If you were able to increase revenue per sale or increase your conversion rate then you would be able to increase your gross sales revenue without needing to purchase more traffic. This would reduce the cost per sale for traffic acquisition. The difference between the current acquisition cost per sale and a reduced acquisition cost per sale could be invested into business profit, dominating certain keywords and/or branching out into more expensive acquisition channels. In short, investing in website visitor behaviour analysis leads you towards a path of achieving market dominance in your industry or niche.
Website behaviour analysis can also lead to long-term gains if you are able to decrease the number of potential customers that abandon your website rather than engaging, and if you understand the factors that assist immediate sales versus the factors that facilitate visitors to come back again and potentially have increased sales over time.
At the end of the day, website behaviour analysis takes a difficult to conceptualise issue (how your visitors interact with your website) and converts it into quantitative business data. It enables your business to make calculated decisions based on numerical data, and enables you to measure and improve against KPIs. You are able to measure your conversion rates for both macro conversions (such as sales) and also micro conversions (interactions on your website that correlate with sales) in order to find out where the website needs to improve. Once you have these numerical objectives in place you will be able to test whether a change to your website increases your conversion rate, and/or pinpoint the cause of any drops in sales revenue or conversion rate if a problem occurs in the future.
Website behaviour analysis is an asset if you ever want to sell your business or website or if you want to attract investors, financiers, franchisees or shareholders. These partners in your business will be able to see specific reports that show that you understand your website visitors and that you are actively pursuing a strategy of increasing your conversion rate over time.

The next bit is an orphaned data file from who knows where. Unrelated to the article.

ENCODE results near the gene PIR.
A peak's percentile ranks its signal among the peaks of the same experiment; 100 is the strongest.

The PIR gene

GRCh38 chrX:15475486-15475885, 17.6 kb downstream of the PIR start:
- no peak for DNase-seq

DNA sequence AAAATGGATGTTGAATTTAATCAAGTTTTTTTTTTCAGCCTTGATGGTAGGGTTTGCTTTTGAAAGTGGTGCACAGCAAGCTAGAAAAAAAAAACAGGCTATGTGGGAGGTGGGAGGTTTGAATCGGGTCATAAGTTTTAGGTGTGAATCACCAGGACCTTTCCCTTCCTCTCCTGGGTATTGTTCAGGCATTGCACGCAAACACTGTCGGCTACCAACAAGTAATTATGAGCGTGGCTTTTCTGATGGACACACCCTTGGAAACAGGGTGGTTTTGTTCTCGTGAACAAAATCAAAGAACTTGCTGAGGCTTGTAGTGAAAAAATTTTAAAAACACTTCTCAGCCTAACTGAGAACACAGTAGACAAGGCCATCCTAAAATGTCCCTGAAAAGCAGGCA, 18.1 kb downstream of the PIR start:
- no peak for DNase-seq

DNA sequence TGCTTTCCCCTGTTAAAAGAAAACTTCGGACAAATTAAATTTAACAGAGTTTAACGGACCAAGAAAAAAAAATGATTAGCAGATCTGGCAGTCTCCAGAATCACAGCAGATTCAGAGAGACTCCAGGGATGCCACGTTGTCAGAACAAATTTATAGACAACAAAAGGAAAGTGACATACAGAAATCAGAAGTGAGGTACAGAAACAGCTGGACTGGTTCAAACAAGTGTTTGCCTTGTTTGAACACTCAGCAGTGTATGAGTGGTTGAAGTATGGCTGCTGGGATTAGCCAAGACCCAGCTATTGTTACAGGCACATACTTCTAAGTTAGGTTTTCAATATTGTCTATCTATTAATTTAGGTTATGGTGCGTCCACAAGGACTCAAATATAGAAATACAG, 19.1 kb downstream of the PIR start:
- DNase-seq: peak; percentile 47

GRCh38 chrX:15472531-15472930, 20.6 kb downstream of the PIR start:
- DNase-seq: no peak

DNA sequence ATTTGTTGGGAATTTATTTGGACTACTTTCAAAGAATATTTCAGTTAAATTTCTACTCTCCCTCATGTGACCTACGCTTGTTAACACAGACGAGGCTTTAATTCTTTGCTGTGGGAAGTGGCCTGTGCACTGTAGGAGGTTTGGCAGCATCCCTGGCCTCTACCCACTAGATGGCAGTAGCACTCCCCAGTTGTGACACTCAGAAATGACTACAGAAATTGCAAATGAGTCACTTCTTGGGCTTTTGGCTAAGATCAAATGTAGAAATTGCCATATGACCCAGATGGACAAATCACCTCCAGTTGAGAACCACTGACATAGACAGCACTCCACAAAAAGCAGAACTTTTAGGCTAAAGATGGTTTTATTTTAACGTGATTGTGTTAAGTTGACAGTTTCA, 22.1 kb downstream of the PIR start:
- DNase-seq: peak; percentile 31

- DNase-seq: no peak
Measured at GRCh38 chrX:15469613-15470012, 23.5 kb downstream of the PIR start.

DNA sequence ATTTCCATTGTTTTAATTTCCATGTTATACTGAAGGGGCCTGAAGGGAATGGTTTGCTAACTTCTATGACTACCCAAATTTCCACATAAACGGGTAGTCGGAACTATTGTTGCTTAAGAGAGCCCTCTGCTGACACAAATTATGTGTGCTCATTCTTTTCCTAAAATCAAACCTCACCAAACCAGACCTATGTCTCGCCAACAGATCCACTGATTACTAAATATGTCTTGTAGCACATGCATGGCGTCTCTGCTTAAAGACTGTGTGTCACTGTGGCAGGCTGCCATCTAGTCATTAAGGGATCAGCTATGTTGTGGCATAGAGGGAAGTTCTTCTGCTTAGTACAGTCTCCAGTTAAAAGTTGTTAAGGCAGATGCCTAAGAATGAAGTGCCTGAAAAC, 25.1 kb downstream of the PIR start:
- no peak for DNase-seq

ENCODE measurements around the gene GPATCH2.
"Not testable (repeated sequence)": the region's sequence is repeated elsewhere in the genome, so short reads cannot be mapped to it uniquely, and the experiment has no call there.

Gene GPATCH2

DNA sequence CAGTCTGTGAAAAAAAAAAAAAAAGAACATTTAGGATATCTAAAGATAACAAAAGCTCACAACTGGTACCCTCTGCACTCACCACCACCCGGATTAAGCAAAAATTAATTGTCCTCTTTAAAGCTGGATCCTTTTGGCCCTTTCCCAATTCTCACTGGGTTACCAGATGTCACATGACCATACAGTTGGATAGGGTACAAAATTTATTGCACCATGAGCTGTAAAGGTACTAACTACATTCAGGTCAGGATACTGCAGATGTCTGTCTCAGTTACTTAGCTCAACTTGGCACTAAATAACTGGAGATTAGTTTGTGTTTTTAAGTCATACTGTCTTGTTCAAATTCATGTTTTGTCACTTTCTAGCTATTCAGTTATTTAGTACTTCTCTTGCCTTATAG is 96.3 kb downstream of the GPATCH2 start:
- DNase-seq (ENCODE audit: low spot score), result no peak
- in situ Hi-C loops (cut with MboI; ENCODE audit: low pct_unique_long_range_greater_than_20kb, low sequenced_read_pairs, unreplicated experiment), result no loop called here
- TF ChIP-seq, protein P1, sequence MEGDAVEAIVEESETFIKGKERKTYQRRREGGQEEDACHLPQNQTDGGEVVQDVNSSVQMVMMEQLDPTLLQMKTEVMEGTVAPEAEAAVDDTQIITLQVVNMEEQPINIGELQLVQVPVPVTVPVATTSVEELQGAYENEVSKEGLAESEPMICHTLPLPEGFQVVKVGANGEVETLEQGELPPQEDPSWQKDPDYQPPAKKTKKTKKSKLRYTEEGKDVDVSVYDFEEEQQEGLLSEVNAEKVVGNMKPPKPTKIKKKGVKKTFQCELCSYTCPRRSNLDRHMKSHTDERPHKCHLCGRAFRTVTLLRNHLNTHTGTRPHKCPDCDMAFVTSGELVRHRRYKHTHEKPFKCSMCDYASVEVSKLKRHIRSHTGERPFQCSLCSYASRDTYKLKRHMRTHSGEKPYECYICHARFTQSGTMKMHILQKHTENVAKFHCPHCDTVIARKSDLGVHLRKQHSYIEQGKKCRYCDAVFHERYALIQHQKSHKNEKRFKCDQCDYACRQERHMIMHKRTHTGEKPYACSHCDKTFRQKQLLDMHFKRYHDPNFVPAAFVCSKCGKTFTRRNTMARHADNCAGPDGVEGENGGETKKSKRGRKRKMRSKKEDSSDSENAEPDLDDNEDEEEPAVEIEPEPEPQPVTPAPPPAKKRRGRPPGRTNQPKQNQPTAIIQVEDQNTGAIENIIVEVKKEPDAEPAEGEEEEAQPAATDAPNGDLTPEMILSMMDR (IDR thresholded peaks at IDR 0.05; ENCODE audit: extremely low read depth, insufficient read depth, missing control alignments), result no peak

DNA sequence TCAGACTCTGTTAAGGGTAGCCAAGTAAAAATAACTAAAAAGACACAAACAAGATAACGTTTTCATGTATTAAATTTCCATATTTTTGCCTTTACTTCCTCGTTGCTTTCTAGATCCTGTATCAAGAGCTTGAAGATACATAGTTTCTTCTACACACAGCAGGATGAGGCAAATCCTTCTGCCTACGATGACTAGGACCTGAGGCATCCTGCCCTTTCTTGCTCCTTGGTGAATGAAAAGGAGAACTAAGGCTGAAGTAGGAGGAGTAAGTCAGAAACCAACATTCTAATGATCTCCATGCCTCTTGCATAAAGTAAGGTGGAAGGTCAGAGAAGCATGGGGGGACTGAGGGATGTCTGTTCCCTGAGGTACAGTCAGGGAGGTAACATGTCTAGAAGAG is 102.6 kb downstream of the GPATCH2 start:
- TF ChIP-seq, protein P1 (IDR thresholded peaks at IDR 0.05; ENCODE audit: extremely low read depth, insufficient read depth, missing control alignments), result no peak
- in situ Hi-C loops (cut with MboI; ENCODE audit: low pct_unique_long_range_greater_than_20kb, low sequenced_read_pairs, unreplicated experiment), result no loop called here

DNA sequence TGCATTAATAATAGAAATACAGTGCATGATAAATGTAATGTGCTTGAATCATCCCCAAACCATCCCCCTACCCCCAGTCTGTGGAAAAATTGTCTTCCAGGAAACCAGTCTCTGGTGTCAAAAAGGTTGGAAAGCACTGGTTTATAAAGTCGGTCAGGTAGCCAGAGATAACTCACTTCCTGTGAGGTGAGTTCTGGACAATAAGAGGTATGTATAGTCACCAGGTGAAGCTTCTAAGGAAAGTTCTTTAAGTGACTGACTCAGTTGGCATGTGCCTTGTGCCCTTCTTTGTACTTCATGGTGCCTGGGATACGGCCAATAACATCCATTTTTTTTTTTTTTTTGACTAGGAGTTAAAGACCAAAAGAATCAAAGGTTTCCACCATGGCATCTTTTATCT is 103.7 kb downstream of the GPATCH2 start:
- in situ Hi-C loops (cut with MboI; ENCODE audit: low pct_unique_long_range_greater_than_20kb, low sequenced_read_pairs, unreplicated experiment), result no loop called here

Does your business need an analyst?
The more revenue you earn from your website the greater the need for data. With any size of business however, the more your business’ sales processes are replaced with anonymous website sales the greater the need for website visitor behaviour data. Agile businesses are able to make use of website behaviour analysis to improve their profitability.
Getting a website analyst onto your team can be an excellent investment for your business. Your analyst will suggest improvements based upon your website behaviour data and will know what patterns to look for in the data.
It may be hard to work out how much to spend on website behaviour analysis, but there are a few rules of thumb:
- If you could increase your conversion rate by just 1% over the course of a year, what would that be worth in dollars that year? If you spent that sum on an analyst and it repaid itself in the first year, what would the return on investment be as you continue to reap the rewards in subsequent years? Invest as much money in analysis and improvements as you expect to get back in one year; after that the profits are yours to keep.
- If you spend at least $10,000 a year in online marketing, then 5-10% of your budget should be allocated towards the analysis of the data. This analysis should be performed by a party who does not directly benefit by any particular marketing allocation.
- There is no need for an in-house analyst if your online marketing budget is less than $100,000 per annum. Instead, you can hire the skills you need on a freelance, part-time or ad-hoc basis.